1. Rising Home Prices: The slow pace of new-home construction is continuing to push prices up.
2. Rising rents as more young people enter the market: Young people, who have been riding out the shaky economy by living with their parents or friends, are moving into their own apartments as they start to get jobs. Also, those who lost their homes in foreclosures or sold them in short sales must rent for a couple years.
3. Fewer foreclosure bargains: The equity position of thousands of borrowers has improved with rising home prices. Add to that, metro Denver has low inventory. Home prices will likely continue to rise.
4. More short sales: Borrowers may receive deficiency waivers, which means they do not have to repay the difference between what they owe on the mortgage and the final net to their lenders. While foreclosure sales will likely keep falling, the number of short sales could rise as folks try to get out from under water on their homes. However, borrowers should be sure they qualify under the Mortgage Forgiveness Debt Relief Act. Click Here for more information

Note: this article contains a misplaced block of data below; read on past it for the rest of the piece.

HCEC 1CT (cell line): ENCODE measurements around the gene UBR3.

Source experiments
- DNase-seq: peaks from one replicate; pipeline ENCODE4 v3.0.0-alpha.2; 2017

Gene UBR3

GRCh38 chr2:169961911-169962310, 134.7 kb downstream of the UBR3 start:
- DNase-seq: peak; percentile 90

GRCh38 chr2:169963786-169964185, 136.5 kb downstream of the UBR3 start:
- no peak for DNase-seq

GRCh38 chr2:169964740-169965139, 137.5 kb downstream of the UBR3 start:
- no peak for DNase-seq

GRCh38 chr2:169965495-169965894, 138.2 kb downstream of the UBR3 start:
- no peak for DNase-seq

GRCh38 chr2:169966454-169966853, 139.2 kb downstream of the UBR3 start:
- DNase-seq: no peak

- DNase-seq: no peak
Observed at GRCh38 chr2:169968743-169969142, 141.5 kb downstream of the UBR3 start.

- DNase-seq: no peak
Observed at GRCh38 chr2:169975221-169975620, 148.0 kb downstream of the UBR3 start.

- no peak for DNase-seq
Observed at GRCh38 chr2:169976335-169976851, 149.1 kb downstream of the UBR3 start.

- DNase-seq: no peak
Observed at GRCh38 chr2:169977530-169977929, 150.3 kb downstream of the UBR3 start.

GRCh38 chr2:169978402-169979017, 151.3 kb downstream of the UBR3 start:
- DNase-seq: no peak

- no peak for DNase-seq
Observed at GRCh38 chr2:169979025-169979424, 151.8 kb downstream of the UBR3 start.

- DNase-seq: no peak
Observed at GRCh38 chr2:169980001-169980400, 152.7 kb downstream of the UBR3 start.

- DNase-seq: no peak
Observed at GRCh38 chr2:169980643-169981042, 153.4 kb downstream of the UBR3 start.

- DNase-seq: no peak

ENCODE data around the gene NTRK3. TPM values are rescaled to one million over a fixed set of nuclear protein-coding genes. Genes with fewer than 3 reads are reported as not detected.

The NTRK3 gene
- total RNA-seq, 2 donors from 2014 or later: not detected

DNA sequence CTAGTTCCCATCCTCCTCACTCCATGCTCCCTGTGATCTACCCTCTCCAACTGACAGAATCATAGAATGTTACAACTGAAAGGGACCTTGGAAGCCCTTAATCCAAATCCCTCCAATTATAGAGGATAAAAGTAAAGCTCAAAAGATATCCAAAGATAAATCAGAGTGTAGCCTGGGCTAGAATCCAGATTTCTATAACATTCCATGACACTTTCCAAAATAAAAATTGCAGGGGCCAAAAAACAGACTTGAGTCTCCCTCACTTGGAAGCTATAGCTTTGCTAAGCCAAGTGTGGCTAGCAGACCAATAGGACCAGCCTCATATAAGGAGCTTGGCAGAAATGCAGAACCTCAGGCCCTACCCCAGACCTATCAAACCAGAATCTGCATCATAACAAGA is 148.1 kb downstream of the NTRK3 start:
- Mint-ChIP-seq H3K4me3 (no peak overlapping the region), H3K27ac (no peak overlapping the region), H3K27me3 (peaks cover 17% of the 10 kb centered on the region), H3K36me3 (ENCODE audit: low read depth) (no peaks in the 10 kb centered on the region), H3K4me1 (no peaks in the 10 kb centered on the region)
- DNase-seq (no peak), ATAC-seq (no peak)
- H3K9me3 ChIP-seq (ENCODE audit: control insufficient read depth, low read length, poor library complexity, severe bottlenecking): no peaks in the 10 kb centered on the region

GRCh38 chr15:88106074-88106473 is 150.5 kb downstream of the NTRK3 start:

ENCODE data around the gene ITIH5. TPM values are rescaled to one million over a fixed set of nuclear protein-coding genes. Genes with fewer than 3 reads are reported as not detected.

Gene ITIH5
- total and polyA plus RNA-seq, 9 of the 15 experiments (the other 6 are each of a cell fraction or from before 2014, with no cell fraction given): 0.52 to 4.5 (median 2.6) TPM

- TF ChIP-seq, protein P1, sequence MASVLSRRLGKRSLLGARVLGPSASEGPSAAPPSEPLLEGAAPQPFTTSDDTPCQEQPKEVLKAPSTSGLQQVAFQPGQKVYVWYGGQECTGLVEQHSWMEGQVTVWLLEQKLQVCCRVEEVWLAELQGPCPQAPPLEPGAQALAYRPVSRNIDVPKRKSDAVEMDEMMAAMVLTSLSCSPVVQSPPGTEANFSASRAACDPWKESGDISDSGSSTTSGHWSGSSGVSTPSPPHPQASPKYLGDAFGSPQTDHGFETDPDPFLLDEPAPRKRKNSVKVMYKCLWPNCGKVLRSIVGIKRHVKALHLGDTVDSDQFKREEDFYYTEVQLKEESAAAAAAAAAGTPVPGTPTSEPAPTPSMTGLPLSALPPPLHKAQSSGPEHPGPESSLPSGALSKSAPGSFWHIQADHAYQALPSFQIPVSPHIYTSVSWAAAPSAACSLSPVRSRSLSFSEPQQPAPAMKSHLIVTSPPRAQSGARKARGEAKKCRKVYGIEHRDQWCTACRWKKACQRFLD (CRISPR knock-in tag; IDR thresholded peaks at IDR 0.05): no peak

5. More first-time home buyers: Growth in demand for single-family homes will likely be driven by first time home buyers.
6. Higher home construction costs: Building materials, like sheet rock, lumber, and copper, are expensive even though levels of home construction remain low.
7. Property management boom: The Federal Housing Finance Agency began selling foreclosed properties in bulk to large institutional investors who agree to hold and manage them as rentals. That intensified the trend already underway toward investors snapping up distressed properties to rent.
8. Rising mortgage interest rates: The National Association of Realtors® predicts that rates will gradually rise to an average of 4 percent this year, up from about 3.5 percent in September of last year.
9. Easier credit standards: Qualifying scores will start dropping as more qualified buyers come into the market and lenders compete to offer them loans.
10. Two-tiered home-building industry: Banks have been reluctant to make construction loans. Thus, the result could be more consolidation in the home building industry with ultimately less competition and higher prices for everyone.